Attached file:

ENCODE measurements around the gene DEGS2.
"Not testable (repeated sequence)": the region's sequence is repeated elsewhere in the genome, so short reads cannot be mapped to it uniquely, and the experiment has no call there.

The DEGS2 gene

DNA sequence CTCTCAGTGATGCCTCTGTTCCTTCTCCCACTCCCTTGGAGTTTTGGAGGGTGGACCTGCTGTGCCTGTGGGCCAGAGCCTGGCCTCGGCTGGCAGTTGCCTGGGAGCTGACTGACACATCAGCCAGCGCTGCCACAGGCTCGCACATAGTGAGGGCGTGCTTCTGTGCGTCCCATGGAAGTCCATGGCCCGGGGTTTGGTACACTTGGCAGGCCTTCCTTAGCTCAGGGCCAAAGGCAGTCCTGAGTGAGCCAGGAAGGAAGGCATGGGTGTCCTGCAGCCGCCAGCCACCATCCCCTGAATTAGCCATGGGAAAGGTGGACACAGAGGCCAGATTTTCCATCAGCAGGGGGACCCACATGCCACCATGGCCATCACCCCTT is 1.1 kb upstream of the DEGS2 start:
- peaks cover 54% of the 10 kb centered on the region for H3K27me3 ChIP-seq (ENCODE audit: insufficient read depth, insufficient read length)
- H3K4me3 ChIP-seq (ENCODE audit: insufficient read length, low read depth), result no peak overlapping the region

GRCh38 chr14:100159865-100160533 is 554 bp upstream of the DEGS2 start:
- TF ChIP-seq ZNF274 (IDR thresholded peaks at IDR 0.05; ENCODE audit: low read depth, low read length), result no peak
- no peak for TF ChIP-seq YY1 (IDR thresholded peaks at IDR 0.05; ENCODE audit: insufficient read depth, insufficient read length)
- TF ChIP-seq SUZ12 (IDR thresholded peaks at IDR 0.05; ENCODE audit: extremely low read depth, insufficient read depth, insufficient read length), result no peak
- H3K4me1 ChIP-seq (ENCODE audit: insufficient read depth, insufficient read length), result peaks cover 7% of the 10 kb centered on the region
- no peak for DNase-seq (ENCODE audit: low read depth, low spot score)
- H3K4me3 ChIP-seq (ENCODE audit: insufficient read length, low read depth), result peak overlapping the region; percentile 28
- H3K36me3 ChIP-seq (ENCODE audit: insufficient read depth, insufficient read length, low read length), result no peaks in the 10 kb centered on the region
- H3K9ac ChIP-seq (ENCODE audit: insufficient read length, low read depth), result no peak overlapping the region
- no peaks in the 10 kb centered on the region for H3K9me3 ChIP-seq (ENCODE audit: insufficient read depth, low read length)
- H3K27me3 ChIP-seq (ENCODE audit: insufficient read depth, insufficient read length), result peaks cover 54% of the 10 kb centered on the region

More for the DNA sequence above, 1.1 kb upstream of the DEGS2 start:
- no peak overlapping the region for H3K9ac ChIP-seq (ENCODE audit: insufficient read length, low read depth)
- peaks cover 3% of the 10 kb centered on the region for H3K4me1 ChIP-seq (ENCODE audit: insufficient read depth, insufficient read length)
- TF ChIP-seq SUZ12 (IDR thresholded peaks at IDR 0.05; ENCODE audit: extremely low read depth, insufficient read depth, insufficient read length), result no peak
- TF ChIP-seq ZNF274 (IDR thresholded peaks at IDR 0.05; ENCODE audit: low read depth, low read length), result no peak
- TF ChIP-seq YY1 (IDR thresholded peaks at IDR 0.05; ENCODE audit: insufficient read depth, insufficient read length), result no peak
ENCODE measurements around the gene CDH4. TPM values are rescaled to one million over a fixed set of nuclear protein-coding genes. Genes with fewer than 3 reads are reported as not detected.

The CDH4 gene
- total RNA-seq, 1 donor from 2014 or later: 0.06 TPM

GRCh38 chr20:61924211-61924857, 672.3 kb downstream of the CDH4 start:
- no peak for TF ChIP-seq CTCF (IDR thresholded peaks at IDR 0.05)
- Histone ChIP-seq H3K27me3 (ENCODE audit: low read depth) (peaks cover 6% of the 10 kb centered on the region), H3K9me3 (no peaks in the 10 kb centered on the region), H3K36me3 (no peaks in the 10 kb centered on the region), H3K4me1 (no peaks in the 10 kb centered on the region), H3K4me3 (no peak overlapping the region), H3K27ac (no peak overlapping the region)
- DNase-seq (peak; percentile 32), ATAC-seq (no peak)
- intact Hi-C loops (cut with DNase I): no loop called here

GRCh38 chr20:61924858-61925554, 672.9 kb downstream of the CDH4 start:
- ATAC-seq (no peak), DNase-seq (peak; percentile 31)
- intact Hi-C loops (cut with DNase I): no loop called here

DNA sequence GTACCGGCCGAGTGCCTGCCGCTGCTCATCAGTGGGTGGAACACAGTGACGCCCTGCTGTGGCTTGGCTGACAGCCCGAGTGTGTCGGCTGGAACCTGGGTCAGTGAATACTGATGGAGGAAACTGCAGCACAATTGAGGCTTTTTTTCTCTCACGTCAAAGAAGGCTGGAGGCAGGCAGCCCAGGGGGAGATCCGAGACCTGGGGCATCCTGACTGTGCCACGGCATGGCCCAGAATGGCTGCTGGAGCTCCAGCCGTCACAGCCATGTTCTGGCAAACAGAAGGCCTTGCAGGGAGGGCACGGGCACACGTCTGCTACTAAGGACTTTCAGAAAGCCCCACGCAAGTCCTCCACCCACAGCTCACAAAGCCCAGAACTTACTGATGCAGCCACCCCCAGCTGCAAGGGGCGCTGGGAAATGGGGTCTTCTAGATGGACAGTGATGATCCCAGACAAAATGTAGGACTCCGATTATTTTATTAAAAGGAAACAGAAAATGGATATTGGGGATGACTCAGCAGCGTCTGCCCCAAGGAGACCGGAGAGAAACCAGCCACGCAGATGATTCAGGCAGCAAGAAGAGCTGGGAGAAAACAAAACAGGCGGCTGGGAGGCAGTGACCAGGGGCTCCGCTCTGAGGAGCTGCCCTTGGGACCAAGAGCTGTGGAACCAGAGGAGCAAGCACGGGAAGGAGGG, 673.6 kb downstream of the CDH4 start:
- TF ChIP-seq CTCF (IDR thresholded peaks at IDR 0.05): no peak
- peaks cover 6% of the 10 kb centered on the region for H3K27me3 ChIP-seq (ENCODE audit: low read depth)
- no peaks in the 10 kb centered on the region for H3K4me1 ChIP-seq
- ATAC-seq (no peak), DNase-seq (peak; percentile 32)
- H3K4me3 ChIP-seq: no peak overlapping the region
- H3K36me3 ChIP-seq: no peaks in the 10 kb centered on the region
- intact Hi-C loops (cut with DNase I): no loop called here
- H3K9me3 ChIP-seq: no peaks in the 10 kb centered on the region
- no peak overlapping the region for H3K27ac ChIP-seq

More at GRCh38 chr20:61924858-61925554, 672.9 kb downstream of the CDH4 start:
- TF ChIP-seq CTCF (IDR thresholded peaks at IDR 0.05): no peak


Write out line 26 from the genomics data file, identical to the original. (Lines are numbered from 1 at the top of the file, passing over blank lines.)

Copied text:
- total RNA-seq, 1 donor from 2014 or later: 0.06 TPM